The website of the National Library provides a description of the collections as well as access to their online catalogues. Guides to Irish genealogy, such as “Tracing Your Irish Ancestors,” by John Grenham provide a useful introduction to sources at the NLI, which include Roman Catholic parish registers and newspapers.
How to Get There

The library is located on Kildare Street. (It’s number 2 on the map of Dublin repositories that accompanies this article. Click on the image to enlarge it.) Many researchers stay in Buswell’s Hotel on the corner of Kildare Street and Molesworth Street, just across the road. However there are a variety of hotels and guest house in this part of Dublin which would be walking distance to the library. For summer visitors, rooms (dorm standard) are available in Trinity College Dublin.

Getting Started
If you are planning a brief visit and only wish to consult newspapers or parish registers on microfilm, you can obtain a plastic badge. But if you are planning to use other materials, you should apply for the full reader’s ticket which will be issued for a period of three years. You can download an application form from the NLI website. Bring a current photo ID (your passport or current driver’s license) and two passport size photographs to the desk in the main hall. There is no charge for the reader’s ticket and it is ready in a few minutes.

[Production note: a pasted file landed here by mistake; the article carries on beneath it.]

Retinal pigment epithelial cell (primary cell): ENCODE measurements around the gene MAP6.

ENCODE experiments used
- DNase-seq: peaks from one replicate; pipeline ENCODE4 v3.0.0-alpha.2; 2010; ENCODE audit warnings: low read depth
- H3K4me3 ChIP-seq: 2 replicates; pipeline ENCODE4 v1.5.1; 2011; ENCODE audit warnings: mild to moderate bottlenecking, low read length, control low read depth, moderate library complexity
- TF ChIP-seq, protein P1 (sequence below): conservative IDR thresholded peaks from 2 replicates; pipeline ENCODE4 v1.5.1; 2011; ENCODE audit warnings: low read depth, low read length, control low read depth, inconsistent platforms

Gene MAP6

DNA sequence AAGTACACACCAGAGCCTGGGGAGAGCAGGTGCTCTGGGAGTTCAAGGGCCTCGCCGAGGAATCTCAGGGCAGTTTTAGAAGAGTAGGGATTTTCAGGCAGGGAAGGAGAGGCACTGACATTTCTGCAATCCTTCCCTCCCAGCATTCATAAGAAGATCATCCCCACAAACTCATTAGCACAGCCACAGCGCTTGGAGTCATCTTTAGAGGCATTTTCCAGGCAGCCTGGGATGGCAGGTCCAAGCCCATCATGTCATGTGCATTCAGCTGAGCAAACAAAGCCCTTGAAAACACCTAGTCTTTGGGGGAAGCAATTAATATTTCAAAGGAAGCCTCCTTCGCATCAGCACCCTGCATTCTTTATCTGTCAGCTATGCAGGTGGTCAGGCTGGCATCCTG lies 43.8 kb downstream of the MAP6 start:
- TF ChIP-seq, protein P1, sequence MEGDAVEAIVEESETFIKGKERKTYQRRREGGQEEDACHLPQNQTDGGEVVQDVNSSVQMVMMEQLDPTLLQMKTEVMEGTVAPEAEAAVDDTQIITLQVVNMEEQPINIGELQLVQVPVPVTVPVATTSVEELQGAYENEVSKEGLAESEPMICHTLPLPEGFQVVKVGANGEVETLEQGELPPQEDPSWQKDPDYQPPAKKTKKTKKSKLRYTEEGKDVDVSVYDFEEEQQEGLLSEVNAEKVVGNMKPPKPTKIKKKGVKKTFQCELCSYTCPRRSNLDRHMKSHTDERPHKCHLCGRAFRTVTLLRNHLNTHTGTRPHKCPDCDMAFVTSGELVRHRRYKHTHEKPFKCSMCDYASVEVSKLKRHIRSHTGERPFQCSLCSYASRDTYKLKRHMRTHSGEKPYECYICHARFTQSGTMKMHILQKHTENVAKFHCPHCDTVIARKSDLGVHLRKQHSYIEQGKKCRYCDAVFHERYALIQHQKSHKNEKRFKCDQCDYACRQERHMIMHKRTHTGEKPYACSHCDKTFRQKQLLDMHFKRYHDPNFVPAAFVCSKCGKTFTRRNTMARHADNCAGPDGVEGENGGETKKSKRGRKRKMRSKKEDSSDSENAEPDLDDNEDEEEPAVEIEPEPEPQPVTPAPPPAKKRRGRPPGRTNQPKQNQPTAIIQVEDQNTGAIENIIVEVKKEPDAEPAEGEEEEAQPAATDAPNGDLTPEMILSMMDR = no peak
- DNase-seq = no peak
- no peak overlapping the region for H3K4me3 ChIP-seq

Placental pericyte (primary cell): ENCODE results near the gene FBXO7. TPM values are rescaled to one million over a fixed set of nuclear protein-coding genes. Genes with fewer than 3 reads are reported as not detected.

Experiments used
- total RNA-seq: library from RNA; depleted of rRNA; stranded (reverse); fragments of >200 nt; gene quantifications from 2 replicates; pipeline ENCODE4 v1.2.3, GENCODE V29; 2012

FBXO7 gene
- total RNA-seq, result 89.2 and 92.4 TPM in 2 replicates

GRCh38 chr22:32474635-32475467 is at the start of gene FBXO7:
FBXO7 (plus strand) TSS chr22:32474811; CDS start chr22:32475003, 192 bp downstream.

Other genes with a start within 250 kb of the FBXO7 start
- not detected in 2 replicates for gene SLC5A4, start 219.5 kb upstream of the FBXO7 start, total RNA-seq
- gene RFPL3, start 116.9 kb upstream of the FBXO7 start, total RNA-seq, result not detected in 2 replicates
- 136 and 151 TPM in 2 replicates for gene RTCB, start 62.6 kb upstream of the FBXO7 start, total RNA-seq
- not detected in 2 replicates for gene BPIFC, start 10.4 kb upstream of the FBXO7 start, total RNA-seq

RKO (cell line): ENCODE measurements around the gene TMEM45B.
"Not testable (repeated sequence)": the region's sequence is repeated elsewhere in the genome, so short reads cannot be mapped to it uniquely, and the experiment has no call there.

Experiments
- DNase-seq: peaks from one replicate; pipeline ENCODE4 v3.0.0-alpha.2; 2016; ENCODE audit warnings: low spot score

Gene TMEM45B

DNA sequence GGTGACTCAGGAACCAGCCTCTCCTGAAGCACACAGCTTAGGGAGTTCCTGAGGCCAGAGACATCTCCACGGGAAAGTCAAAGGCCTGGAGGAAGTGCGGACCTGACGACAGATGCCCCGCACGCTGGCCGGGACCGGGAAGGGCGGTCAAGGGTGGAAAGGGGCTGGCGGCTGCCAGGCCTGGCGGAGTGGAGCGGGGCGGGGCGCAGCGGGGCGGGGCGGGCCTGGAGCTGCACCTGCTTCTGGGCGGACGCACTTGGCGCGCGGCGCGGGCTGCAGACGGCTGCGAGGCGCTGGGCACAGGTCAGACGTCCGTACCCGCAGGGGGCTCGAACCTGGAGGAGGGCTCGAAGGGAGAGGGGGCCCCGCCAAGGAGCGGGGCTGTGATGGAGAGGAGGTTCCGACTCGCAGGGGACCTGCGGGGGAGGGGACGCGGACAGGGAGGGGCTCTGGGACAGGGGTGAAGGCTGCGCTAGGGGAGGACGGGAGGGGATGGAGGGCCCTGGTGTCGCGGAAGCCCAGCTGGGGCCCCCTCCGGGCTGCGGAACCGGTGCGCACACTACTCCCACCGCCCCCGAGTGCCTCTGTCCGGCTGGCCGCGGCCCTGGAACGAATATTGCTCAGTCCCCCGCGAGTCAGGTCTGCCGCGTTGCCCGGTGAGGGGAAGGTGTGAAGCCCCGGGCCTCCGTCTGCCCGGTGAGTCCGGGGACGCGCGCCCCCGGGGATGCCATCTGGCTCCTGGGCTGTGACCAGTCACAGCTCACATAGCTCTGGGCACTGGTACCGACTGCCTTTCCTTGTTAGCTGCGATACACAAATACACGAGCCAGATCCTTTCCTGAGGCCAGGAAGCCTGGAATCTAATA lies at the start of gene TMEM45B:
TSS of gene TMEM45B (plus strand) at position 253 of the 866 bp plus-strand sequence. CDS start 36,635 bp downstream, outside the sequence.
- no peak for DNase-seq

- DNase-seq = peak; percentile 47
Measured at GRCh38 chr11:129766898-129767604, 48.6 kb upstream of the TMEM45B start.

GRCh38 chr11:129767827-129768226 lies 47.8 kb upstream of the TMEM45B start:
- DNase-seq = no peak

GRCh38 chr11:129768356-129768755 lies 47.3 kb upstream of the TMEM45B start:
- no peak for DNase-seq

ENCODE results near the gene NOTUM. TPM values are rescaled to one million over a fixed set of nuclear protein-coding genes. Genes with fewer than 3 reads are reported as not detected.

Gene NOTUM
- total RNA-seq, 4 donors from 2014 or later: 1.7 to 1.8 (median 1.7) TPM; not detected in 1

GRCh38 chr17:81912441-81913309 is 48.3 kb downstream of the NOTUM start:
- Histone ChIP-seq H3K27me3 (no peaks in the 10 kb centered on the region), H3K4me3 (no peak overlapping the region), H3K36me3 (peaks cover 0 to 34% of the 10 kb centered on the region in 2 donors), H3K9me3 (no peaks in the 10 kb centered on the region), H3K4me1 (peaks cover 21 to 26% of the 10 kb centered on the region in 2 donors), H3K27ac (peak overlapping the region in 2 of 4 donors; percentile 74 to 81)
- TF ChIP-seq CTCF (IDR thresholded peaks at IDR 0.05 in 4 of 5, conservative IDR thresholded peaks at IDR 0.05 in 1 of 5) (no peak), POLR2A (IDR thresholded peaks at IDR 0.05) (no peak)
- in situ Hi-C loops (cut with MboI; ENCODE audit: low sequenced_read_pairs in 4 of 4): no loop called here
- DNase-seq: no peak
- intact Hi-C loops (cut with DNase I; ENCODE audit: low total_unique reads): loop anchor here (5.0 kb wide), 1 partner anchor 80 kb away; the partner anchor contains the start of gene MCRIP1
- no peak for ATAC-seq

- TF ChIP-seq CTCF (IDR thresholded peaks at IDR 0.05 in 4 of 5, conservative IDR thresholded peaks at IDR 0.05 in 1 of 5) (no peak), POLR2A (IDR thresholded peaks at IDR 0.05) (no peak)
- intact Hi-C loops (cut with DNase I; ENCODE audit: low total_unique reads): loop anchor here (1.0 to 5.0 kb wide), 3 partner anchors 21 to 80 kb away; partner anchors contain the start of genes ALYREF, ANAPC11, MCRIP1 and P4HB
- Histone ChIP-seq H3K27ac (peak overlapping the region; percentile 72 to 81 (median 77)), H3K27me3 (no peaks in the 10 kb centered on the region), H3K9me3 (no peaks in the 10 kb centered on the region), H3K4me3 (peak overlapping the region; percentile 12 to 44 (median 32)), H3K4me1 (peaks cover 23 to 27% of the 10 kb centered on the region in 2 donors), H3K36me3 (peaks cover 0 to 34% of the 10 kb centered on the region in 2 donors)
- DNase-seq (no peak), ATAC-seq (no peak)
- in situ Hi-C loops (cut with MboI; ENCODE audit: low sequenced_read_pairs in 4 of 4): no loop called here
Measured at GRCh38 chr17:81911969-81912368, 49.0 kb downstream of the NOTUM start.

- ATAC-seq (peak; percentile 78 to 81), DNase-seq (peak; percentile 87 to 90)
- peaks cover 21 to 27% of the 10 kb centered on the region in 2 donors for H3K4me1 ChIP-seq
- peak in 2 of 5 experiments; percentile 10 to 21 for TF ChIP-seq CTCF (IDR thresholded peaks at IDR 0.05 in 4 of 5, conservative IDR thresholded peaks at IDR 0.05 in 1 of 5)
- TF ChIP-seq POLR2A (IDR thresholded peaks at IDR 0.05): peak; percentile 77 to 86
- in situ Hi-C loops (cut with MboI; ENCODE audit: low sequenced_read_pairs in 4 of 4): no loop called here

The full NLI reader’s ticket is essential if you plan to consult items in the Manuscript Reading Room. You can apply to the librarian on duty in the main reading room before 5 p.m., but not during lunchtime (12:30 p.m. to 2 p.m.).

Getting Settled
All bags, coats, and non-essential materials must be stored in the self-service lockers. There is a locker room at the foot of the main staircase, but it is often full. Head down the corridor to the right of the reader’s ticket desk and use one of the lockers outside the café. Ask a member of the staff to show you how to program your number as it can be a bit tricky the first time. The coffee in the café is excellent, by the way, and it is very handy to have lunch or a well-deserved break there.

How Does the Library Work?
The NLI holds a range of resources which can only be briefly described in this article. Study the library website before your visit to familiarize yourself with the collections it holds. 

Genealogical Advisory Service
The Reading Room is on the first floor via the main staircase. Stop on the landing and enter the room to your left where you will find a free advisory service for family history researchers. In addition to advisors, you will find a good collection of reference books and computer databases for genealogical research.

What Am I Looking For?